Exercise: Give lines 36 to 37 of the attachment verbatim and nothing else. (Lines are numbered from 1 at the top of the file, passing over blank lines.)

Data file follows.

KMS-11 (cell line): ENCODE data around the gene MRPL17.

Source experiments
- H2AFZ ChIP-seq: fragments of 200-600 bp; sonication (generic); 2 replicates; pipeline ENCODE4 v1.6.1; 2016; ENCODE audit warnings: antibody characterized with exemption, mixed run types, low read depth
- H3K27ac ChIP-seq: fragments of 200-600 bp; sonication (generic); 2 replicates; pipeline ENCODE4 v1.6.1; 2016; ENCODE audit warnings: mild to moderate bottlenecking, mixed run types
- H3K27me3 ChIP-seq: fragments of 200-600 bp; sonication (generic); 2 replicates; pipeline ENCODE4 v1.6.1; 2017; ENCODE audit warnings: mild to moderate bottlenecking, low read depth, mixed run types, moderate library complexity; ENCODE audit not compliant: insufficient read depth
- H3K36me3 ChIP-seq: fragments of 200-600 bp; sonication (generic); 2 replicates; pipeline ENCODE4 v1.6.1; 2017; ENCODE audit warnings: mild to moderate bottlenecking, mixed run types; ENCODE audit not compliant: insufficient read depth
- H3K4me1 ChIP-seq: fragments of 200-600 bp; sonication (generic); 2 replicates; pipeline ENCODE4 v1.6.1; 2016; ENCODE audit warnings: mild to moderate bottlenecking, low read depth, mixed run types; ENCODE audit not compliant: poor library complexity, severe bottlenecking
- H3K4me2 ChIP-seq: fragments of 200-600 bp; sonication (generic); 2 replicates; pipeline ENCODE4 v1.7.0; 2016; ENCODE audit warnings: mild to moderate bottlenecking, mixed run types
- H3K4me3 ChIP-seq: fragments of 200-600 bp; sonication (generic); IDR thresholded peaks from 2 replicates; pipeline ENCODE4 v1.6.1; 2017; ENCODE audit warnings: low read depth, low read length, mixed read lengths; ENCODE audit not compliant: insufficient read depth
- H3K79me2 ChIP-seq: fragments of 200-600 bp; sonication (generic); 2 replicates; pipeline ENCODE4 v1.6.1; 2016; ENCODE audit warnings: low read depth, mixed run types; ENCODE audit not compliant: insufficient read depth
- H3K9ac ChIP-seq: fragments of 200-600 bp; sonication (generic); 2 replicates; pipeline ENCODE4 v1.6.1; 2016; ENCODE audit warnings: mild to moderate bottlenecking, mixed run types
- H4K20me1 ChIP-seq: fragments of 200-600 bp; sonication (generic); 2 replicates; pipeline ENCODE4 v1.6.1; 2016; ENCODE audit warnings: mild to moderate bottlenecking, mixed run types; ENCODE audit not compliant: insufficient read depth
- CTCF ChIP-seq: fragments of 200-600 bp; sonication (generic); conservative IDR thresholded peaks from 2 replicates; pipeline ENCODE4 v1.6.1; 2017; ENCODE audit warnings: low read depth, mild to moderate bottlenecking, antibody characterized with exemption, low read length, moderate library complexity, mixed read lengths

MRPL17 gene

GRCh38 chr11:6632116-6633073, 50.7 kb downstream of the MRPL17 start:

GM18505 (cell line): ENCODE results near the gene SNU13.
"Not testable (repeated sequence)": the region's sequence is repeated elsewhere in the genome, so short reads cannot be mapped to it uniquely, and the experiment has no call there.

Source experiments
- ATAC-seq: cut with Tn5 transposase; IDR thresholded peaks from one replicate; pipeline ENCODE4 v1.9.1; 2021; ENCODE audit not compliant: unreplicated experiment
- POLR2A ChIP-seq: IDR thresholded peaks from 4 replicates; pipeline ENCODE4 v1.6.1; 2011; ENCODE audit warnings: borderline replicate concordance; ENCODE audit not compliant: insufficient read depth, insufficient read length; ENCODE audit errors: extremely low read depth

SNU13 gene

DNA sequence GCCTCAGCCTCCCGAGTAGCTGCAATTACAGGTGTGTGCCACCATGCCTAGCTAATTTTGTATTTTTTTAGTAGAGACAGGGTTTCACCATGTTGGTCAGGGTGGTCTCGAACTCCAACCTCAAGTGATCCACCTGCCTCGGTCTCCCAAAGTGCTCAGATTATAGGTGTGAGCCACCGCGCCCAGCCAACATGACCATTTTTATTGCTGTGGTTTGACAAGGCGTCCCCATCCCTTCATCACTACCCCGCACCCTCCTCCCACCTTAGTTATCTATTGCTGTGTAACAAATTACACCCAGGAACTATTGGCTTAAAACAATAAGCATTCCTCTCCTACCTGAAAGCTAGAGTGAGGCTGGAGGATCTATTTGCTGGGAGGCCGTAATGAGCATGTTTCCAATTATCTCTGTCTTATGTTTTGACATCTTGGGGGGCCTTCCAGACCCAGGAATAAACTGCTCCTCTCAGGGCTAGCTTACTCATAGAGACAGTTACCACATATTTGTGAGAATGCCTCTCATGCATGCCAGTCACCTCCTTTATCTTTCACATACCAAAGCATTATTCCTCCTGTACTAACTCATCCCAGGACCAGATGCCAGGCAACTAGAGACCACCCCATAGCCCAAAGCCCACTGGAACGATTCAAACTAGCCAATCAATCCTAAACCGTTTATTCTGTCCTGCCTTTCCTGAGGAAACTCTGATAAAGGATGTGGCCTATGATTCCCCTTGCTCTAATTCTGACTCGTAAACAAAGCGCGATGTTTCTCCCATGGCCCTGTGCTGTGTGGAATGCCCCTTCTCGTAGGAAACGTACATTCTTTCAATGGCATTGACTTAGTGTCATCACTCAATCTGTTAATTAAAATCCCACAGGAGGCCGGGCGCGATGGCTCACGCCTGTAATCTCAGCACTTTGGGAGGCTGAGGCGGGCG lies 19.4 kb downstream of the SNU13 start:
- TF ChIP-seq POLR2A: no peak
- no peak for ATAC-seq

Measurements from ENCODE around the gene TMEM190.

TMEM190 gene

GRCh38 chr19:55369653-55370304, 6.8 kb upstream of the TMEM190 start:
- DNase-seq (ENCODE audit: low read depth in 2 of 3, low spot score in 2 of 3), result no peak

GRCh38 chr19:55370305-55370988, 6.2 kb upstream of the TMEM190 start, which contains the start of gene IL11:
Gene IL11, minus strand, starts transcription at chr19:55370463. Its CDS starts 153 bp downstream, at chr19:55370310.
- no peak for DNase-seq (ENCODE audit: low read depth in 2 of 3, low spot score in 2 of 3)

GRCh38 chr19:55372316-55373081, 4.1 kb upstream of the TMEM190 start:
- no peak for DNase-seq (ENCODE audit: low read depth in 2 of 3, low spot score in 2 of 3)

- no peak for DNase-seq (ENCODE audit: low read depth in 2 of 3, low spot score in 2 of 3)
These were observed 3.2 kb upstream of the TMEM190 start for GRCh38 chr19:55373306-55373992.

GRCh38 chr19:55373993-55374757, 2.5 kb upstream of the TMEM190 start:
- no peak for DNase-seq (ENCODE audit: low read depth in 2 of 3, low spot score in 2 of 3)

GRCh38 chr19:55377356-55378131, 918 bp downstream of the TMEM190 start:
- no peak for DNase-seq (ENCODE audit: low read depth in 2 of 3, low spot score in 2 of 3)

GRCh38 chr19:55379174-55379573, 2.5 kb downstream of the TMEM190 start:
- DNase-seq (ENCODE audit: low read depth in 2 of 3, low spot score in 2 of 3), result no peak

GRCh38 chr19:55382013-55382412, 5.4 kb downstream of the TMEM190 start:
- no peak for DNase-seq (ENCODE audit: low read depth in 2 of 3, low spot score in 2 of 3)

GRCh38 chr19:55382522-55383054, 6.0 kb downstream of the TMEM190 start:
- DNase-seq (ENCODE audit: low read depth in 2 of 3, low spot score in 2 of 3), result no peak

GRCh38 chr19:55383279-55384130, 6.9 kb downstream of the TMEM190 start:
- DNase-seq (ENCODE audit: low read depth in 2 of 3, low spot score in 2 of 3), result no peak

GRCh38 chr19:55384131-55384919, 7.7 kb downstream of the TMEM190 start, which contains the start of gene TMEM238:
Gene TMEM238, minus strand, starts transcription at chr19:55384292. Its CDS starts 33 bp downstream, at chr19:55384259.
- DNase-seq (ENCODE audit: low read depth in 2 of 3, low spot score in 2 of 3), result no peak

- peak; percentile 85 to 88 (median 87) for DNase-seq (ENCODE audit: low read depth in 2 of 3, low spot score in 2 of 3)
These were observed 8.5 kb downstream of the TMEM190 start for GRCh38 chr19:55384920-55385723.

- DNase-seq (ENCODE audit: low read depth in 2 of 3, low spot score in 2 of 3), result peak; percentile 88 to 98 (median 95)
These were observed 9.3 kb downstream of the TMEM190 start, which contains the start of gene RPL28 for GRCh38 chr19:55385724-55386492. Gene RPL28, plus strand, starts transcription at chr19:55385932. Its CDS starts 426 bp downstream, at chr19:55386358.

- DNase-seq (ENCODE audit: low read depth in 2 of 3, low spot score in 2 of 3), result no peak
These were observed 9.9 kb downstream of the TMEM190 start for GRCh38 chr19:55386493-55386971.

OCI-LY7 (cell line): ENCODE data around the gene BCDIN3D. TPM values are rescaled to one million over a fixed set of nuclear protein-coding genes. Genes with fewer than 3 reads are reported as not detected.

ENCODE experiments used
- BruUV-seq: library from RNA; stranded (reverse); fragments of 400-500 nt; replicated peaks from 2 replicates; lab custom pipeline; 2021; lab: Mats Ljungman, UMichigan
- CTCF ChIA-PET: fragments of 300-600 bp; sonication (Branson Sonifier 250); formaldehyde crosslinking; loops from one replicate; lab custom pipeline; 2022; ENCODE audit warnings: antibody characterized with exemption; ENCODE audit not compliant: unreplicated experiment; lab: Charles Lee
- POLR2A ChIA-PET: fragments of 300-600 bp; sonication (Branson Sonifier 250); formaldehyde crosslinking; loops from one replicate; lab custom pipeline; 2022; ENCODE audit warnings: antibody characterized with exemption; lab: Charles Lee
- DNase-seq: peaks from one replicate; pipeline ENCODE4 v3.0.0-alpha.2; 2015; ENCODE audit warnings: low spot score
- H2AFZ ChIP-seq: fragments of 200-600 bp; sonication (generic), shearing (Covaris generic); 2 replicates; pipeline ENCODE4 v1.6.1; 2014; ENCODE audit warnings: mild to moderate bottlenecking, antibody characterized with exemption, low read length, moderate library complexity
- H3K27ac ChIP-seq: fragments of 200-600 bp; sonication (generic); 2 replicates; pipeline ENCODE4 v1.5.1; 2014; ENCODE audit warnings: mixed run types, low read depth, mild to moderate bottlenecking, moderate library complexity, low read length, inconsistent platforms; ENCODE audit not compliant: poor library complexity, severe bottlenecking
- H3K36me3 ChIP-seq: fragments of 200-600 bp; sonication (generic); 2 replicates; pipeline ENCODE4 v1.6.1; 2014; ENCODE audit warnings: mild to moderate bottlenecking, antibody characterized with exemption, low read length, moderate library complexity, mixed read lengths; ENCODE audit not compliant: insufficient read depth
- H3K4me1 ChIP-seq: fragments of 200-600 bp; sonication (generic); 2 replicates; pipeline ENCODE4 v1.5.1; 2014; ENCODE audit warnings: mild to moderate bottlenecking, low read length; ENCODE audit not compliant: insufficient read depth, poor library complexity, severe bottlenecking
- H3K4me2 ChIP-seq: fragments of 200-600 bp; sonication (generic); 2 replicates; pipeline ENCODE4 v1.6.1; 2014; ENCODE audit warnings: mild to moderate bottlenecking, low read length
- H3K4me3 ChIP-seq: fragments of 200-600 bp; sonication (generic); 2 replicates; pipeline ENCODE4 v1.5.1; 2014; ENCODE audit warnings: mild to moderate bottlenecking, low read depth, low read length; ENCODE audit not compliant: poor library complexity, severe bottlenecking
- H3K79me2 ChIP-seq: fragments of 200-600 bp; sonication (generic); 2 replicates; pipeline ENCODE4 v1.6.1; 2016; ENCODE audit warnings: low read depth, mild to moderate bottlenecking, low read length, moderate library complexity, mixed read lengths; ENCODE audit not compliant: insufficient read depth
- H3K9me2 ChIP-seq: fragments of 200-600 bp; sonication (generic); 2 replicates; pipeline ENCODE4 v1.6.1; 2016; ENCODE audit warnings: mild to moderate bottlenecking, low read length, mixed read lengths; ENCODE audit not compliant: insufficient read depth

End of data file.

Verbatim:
GRCh38 chr19:55373993-55374757, 2.5 kb upstream of the TMEM190 start:
- no peak for DNase-seq (ENCODE audit: low read depth in 2 of 3, low spot score in 2 of 3)